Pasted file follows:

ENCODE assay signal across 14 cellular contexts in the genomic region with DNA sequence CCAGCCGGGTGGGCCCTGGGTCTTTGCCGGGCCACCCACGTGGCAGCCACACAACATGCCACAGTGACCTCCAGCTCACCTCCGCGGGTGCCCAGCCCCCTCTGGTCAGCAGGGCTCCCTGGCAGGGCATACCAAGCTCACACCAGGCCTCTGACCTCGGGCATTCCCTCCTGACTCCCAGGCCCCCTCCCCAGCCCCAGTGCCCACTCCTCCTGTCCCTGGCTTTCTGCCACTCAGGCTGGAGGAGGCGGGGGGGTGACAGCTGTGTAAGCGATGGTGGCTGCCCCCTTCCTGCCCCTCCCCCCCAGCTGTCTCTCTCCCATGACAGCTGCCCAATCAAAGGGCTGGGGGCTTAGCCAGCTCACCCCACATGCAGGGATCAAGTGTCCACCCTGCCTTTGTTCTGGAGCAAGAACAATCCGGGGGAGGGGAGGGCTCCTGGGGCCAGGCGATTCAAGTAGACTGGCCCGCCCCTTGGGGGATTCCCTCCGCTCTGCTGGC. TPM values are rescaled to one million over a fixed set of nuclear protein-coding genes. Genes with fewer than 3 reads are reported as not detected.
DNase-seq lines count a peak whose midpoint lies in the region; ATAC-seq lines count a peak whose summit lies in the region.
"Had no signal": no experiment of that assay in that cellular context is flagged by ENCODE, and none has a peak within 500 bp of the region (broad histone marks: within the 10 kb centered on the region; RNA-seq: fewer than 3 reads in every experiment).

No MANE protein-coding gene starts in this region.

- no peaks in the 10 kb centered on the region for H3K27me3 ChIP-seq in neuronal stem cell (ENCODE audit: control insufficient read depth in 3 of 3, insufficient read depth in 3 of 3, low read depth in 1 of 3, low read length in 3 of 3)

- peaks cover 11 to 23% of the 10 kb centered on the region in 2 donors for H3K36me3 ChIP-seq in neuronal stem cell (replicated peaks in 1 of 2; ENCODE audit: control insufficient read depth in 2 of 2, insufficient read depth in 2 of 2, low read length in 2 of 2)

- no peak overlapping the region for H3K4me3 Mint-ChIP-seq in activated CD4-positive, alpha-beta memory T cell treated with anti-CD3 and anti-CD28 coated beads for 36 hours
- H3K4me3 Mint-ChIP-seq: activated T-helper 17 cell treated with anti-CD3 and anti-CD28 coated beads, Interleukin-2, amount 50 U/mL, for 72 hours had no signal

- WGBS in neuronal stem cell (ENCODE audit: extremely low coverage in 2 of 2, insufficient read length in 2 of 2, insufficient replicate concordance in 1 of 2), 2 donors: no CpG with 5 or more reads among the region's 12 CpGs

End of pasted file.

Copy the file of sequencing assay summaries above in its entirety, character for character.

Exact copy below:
ENCODE assay signal across 14 cellular contexts in the genomic region with DNA sequence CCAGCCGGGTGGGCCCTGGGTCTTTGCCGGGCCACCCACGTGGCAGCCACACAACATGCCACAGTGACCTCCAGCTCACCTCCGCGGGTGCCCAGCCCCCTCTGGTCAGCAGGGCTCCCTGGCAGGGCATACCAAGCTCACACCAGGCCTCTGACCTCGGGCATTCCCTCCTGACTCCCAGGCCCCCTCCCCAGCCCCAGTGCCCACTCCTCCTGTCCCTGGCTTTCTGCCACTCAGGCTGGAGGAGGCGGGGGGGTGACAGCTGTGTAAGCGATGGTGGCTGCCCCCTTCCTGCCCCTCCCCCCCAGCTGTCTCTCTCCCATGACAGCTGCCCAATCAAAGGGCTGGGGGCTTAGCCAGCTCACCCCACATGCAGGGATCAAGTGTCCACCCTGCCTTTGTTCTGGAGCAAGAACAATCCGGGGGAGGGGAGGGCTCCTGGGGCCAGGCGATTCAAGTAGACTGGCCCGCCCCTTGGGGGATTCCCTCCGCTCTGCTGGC. TPM values are rescaled to one million over a fixed set of nuclear protein-coding genes. Genes with fewer than 3 reads are reported as not detected.
DNase-seq lines count a peak whose midpoint lies in the region; ATAC-seq lines count a peak whose summit lies in the region.
"Had no signal": no experiment of that assay in that cellular context is flagged by ENCODE, and none has a peak within 500 bp of the region (broad histone marks: within the 10 kb centered on the region; RNA-seq: fewer than 3 reads in every experiment).

No MANE protein-coding gene starts in this region.

- no peaks in the 10 kb centered on the region for H3K27me3 ChIP-seq in neuronal stem cell (ENCODE audit: control insufficient read depth in 3 of 3, insufficient read depth in 3 of 3, low read depth in 1 of 3, low read length in 3 of 3)

- peaks cover 11 to 23% of the 10 kb centered on the region in 2 donors for H3K36me3 ChIP-seq in neuronal stem cell (replicated peaks in 1 of 2; ENCODE audit: control insufficient read depth in 2 of 2, insufficient read depth in 2 of 2, low read length in 2 of 2)

- no peak overlapping the region for H3K4me3 Mint-ChIP-seq in activated CD4-positive, alpha-beta memory T cell treated with anti-CD3 and anti-CD28 coated beads for 36 hours
- H3K4me3 Mint-ChIP-seq: activated T-helper 17 cell treated with anti-CD3 and anti-CD28 coated beads, Interleukin-2, amount 50 U/mL, for 72 hours had no signal

- WGBS in neuronal stem cell (ENCODE audit: extremely low coverage in 2 of 2, insufficient read length in 2 of 2, insufficient replicate concordance in 1 of 2), 2 donors: no CpG with 5 or more reads among the region's 12 CpGs